Motorola Solutions (NYSE:MSI) announced a mixed set of Q4 2013 results January 22nd, as disappointing guidance for first-quarter sales overshadowed what was otherwise a solid quarter. Revenues in the fourth quarter increased by about 2.6% over the same period last year and non-GAAP operating margins expanded y-o-y by 120 basis points on healthy cost controls. The top-line growth was driven mostly by government sales, which grew by 3.5% over the year-ago quarter, despite taking a higher-than-expected $150 million hit due to weakness in federal spending following the recent government shutdown in the U.S. The smaller enterprise business continued to reel under the effects of companies deferring orders and cutting down on spending, but is starting to show signs of recovery with its second consecutive y-o-y growth in several quarters. Revenues from enterprise customers were almost flat as compared to last year.
However, the company’s Q1 guidance of a 4-6% drop in revenues was somewhat disconcerting and increased uncertainty around its annual guidance as well, given that the company revised its revenue estimates downward three times last year. Motorola said that the anticipated Q1 decline is more of a timing issue rather than an overall decline in demand, which is why it expects sales growth in the subsequent nine months to be in the 2-4% range. We have a revised $62 price estimate for Motorola, about in line with the current market price.
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Narrowbanding cliff hurts 2013 revenues
Motorola’s government business has held up pretty well in the past year, growing by about 1% over 2012 despite the expiry of the narrowbanding deadline at the start of the year. Motorola’s government revenues in 2012 were boosted by the narrowbanding mandate issued by the Federal Communications Commission (FCC), which necessitated a switch to a more efficient spectrum band for public safety operations. About 3% of the full year growth in government revenues in 2012 was due to this increase in U.S. public safety spending. However, with the deadline for this transition passing on January 1, 2013, Motorola found it tough to emulate the same kind of growth in its government business last year.
What added to the tough y-o-y comparison was the government shutdown in the U.S. at the start of Q4. Motorola estimated the revenue hit to be about $100 million during the Q3 earnings call, but the actual decline turned out to be 50% higher. Still, it is a good sign that despite the unexpected top-line hit, Motorola’s government revenues in the back half of the year were slightly up as compared to the same period in 2012. The company expects government sales to grow in low-single digits in 2014, unless federal spending weakens further. The downside in this case is also limited by the fact that public safety is usually down the priority list of areas in which governments will look to cut their spending. As a result, we see any impact to government revenues from sequestration, or the spending cuts that the federal government started implementing recently, being fairly muted.
Steady enterprise recovery and margin expansion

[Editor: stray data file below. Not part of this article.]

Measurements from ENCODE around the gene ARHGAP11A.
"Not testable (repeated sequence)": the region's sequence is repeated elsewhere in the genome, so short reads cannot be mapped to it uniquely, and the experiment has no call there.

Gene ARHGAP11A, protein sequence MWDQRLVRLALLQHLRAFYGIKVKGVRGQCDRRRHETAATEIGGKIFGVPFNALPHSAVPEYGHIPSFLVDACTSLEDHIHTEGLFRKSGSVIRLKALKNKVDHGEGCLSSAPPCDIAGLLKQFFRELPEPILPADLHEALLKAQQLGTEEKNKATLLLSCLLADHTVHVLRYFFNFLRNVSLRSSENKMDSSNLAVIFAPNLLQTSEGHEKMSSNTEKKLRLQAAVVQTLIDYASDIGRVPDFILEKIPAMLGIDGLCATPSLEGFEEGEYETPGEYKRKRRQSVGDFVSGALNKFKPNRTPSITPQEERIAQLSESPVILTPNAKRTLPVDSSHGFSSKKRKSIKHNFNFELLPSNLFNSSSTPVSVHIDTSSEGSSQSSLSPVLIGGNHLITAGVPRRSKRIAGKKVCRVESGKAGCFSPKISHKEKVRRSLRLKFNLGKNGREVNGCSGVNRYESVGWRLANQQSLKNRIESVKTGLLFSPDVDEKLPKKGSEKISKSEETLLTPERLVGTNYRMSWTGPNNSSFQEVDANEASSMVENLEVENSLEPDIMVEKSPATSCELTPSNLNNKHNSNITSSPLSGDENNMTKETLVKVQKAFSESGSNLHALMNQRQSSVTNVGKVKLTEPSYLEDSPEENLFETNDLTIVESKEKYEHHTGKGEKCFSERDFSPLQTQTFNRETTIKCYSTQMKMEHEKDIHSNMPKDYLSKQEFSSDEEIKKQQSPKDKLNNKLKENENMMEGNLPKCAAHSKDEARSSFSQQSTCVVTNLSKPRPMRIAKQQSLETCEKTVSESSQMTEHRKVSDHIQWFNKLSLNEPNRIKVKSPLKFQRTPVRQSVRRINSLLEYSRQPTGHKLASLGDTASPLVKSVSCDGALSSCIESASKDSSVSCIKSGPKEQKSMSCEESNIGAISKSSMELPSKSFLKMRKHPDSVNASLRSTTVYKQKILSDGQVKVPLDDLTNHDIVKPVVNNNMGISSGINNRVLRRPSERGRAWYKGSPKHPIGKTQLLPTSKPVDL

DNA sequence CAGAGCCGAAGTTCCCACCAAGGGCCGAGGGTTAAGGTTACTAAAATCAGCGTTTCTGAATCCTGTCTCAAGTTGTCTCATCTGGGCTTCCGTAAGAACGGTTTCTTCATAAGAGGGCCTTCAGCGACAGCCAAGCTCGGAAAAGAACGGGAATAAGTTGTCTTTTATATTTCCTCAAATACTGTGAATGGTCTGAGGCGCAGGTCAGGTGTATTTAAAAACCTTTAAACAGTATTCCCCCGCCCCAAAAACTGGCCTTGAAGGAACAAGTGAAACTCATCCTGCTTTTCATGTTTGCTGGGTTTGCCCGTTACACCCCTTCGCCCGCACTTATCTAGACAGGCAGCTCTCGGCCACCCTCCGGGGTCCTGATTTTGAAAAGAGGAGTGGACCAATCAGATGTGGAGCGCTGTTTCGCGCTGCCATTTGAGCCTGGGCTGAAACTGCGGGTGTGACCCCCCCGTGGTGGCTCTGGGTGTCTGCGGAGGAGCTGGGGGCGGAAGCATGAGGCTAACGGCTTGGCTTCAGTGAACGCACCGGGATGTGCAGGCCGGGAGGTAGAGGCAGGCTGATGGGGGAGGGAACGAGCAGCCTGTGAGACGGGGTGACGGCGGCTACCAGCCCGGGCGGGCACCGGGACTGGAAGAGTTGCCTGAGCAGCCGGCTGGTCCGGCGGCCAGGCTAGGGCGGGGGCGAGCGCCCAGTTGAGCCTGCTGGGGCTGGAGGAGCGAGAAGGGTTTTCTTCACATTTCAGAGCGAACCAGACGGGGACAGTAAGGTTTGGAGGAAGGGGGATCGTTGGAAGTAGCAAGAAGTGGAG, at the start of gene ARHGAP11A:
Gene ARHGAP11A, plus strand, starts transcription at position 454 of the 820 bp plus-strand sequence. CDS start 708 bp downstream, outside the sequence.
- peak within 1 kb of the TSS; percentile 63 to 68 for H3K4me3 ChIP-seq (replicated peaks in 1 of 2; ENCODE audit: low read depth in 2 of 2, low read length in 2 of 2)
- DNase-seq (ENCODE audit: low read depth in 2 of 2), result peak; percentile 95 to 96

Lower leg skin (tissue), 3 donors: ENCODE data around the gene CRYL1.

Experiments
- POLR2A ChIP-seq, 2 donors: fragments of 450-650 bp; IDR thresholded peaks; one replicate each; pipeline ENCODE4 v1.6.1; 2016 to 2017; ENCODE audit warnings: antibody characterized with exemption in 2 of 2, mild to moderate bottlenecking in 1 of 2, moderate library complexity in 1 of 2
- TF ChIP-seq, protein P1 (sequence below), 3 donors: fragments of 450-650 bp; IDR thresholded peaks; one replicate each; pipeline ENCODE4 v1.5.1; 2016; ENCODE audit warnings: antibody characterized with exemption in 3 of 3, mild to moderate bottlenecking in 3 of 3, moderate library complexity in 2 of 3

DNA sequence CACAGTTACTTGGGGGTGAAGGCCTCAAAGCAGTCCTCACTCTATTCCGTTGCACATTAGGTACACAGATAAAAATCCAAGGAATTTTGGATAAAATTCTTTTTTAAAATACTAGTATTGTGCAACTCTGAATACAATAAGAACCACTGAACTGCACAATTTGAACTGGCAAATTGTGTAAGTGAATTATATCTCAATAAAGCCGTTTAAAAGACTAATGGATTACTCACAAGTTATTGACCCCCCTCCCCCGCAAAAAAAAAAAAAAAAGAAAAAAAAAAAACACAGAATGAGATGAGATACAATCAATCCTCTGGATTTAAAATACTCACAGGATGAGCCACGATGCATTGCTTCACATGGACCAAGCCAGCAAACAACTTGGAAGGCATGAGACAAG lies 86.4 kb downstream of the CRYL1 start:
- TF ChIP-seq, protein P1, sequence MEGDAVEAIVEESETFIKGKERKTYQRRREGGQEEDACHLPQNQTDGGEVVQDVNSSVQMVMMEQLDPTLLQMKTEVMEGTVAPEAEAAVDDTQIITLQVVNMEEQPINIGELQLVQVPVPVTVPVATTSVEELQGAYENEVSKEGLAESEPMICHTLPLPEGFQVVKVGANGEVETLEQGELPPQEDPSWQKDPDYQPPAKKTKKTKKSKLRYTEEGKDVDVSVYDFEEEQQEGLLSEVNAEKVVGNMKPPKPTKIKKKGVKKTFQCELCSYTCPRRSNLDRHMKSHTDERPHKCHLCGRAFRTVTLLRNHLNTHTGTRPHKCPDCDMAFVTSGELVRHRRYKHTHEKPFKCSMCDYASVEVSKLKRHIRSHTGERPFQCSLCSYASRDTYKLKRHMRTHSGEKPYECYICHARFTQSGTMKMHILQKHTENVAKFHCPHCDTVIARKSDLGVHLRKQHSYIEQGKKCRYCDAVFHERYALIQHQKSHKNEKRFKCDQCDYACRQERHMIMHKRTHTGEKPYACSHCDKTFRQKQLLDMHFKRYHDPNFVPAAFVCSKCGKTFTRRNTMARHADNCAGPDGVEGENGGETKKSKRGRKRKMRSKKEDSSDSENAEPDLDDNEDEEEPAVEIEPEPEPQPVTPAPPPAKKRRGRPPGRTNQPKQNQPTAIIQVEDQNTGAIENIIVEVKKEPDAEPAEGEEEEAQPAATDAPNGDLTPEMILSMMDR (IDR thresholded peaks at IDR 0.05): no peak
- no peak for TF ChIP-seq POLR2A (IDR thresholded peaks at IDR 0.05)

Since government sales account for more than two-thirds of its overall revenues, Motorola is somewhat shielded from the effects of a tough macro environment. However, enterprises have proven to be more vulnerable to spending cuts across business verticals. The effect of the enterprise decline was felt acutely in 2013 since government revenues did not improve by much compared to an exceptionally good last year. This could change soon, however, as macroeconomic concerns subside and business spending on infrastructure returns. Motorola’s improved performance on this front in Q3 and Q4 is a sign of the enterprise recovery that the company had guided for in the second half of the year. Compared to a y-o-y decline of almost 5% in the first half of 2013, Motorola saw growth of 1.3% in enterprise sales in the latter half of the year.
Despite the tough environment, the company is focusing on maintaining market share within the enterprise segment through important acquisitions such as Rhomobile in 2011, and the more recently completed Psion. The company has already leveraged its Rhomobile acquisition to launch an application framework targeted at enterprise developers and promote sales of its rugged handheld devices. The Psion purchase will help it expand globally and strengthen its mobile computing portfolio. The company has secured contracts with multiple major customers such as Wal-Mart in the U.S. and China Healthcare in China. It also launched the TC55, which is an enterprise-grade mobile computer with the form factor of a smartphone and runs on Android Jelly Bean. We see Motorola’s enterprise focus helping it tide over the near-term macroeconomic concerns while preparing itself for the high future demand for enterprise mobile computing devices.
It is also a good sign for the future that the company has been successful in driving efficiency through its operations, which helped margins improve from 19.5% in the year-ago quarter to 19.7% this year. For the full year, the company’s operating margins increased by only 30 basis points to 17.6%. In 2014, the company expects margins to improve by almost a percentage point to 18.5%, benefiting from not just the cost controls in place but also an expected recovery in enterprise spending. Over the longer term, however, we expect margins to decline as competition rises in the coming years from rivals increasingly addressing the ongoing transition of public safety networks from analog to digital.